Soldiers of the Cross

The Battle Cry rally in San Francisco was one stop on documentary filmmaker Alexandra Pelosi's tour of evangelical America.
The Battle Cry rally in San Francisco was one stop on documentary filmmaker Alexandra Pelosi's tour of evangelical America. (Hbo)

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By Tom Shales
Washington Post Staff Writer
Thursday, January 25, 2007

"Friends of God: A Road Trip With Alexandra Pelosi," a new HBO documentary about America's army of impassioned evangelicals, doesn't address the question "Why are we in Iraq?" -- but the film's parade of believers has a fervent certainty that echoes President Bush's unwavering belief in the war.

The ranks of the Bush administration include more born-again Christians "than any other administration" in American history, one of the evangelical leaders says, and Bush is heard enthusiastically addressing an antiabortion rally via telephone hookup.

Bush has used evangelicals as a power base, and is not one to shy away from a quest. Meantime, the Christians we see in this film are unyielding in the rightness of their ideas (i.e., evolution and abortion are wrong, "Jesus is the only way" and America is a Christian nation), and if someone challenges them, they simply say God has told them the truth.

Certitude is the common bond.

Pelosi, an intuitive and accomplished filmmaker, calls her documentaries "road trips" because she drives around listening to people espousing beliefs, and the Christians eagerly oblige everywhere she goes.

Pelosi was out to define the movement through the words of the faithful -- words spoken from pulpits and blaring from billboards. But her film turned into another story more or less on its own. One of the many evangelicals Pelosi interviewed was the Rev. Ted Haggard, whose National Association of Evangelicals claims, or claimed, 30 million members. Haggard rails against gay marriage and, late in the hour, says that "if a pastor falls into corruption . . . it's heartbreaking."

One year later, Pelosi reminds us in a printed postscript, Haggard was charged with engaging a male prostitute for sex. He resigned his office with the National Association in November and was also dismissed by his church for "sexually immoral conduct." During one segment of the film, he boasts that Christians have "the best sex lives" of anybody and questions a few male believers about the frequency with which they have intercourse and their wives have orgasms.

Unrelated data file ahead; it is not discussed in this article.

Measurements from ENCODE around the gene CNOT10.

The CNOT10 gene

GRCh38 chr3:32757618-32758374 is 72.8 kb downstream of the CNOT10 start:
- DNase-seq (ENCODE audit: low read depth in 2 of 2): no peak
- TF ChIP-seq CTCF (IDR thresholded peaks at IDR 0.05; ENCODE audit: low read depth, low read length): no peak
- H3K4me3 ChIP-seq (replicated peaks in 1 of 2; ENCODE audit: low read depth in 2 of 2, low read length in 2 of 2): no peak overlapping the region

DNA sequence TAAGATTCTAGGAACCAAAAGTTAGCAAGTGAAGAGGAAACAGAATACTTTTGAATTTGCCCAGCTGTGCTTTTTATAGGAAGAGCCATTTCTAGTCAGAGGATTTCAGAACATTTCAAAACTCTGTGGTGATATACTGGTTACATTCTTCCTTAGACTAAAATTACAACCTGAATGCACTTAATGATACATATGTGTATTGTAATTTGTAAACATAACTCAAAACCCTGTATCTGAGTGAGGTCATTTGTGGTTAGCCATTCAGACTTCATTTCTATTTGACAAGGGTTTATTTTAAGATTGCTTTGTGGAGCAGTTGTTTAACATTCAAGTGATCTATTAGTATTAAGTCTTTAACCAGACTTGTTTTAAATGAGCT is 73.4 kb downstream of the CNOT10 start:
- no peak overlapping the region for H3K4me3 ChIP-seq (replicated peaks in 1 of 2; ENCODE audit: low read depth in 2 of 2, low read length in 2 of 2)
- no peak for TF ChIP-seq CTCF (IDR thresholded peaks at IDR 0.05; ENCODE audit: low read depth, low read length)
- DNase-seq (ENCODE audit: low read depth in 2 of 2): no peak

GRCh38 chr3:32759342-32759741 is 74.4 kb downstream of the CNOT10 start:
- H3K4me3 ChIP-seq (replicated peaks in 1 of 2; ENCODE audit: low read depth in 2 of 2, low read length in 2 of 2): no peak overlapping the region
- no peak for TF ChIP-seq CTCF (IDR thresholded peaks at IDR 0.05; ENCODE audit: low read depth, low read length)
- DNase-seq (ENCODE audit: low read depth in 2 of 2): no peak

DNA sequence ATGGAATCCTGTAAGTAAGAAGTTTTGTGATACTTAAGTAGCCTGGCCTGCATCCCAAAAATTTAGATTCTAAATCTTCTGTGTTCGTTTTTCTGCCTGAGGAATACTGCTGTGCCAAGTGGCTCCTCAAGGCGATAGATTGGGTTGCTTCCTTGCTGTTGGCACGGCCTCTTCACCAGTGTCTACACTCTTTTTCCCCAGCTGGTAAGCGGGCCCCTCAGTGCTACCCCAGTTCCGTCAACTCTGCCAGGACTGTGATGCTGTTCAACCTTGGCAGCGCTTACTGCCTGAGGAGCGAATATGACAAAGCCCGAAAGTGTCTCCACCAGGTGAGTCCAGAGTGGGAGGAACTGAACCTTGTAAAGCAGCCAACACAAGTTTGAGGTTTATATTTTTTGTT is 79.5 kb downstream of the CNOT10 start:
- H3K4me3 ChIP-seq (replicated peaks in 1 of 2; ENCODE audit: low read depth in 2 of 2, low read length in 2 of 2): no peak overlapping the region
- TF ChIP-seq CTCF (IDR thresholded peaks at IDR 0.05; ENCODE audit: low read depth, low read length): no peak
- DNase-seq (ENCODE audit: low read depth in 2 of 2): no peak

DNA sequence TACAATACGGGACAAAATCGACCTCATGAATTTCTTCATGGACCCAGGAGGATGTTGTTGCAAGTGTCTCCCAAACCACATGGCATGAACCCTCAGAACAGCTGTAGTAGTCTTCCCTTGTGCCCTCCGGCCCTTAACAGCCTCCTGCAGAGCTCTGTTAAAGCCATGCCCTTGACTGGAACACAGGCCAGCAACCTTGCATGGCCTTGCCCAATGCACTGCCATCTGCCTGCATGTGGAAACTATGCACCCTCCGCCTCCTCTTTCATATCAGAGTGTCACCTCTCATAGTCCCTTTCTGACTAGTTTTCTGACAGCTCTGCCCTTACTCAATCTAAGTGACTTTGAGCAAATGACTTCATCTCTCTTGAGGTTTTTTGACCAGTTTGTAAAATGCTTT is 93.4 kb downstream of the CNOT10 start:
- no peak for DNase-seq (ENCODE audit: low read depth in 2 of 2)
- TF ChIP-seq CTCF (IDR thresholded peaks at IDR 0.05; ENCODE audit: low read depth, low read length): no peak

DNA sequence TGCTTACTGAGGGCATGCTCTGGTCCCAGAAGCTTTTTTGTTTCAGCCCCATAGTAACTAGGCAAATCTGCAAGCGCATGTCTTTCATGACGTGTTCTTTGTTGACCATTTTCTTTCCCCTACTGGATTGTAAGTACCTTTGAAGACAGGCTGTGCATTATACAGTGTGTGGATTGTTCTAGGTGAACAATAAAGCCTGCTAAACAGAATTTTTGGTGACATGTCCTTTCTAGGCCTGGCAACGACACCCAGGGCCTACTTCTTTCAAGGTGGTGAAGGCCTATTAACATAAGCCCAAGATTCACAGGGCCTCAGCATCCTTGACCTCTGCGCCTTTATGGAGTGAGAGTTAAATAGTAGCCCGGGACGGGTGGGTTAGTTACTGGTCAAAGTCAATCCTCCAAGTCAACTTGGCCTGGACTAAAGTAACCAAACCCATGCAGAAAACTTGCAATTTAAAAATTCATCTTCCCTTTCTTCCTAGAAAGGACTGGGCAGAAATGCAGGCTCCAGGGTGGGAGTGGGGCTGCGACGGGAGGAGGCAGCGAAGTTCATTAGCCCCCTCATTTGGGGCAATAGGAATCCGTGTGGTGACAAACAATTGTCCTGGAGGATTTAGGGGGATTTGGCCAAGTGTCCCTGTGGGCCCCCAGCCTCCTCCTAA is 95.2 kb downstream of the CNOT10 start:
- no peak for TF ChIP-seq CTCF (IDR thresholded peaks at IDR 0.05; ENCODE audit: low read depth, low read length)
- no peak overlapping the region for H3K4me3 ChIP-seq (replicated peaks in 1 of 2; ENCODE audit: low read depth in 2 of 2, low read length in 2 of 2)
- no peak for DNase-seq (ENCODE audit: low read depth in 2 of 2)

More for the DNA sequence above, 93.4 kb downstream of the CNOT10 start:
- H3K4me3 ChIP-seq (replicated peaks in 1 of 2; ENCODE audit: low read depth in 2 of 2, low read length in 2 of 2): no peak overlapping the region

Pelosi, daughter of Nancy Pelosi, the new speaker of the House, races from state to state, and much of what the evangelicals say has to do with loving thy neighbor and finding "eternal life." But there is also an unmistakable combative tone that grows more aggressive as Pelosi's travels continue.

By their own deeds shall ye know them. And by their words, of course.

Joel Osteen, a pastor seen weekly on national TV, says Christians must "fight the good fight." Teenage Christian zealots attend a "training camp" for "young warriors." A man identified as a Christian comic shouts from the stage, "We want our country back, and we'll fight for it" and a solicitation letter from Jerry Falwell is headlined in large italic type, "Will you join me in a declaration of war?"

They call it a culture war, Christians vs. "the secular progressive movement" (a phrase favored by Bill O'Reilly, Fox's nut-in-residence), Christians vs. abortion rights advocates, and Christians vs. science. Ken Ham and Buddy Davis indoctrinate children in the precepts of Creationism, which claims, among other things, that Job (as in the Book of) lived among dinosaurs and that those dinosaurs roamed the earth mere thousands of years ago -- not millions.

In addition to the Christian comic, there's Christian rock, Christian wrestling (the president of the federation wrestles under the name "Jesus Freak"), a hot-rod group called Cruisers for Christ and even a pro-Christian miniature golf course, replete with a replica of the tomb in which Jesus was buried.

"We skateboard for Jesus Christ," says a smiling adolescent near the end of the hour. Evangelicals also have their own Disneyland, The Holy Land Experience in Orlando, where a mock-Jesus walks around in sandals with a wireless microphone pinned to his robe.

At one point, a Christian rocker says that death is not to be feared, because "we've settled the issue of eternal life." But everywhere, beneath the widely smiling faces and facade of love in this film, there's a lurking hyper-nationalism that tries to link evangelicals with the U.S. flag and the Founding Fathers, and a seemingly paranoid hostility that maintains Christians are the most persecuted group in America.

"If you don't believe in Jesus, you're a big-time loser," says an old man who drives around in a red truck decorated with Christian bumper stickers. Meanwhile, Falwell urges his congregation to vote their "Christian convictions." And while he says he won't endorse any candidates, it just so happens, Falwell says, that three Republicans running in his state embrace those very convictions.

Pelosi plays fair most of the time, although she captured a shot of Falwell, used more than once, in which he looks like a parody of a mean, blubbery Southern politico. The documentary moves at the speed of light, not so much roaming the territory as plunging through it.

"Friends of God" is powerful filmmaking in a uniquely understated way, a tour through another America that is sometimes funny, sometimes touching, and sometimes scary as hell.

Friends of God: A Road Trip With Alexandra Pelosi (one hour) debuts tonight on 9 on HBO.


© 2007 The Washington Post Company

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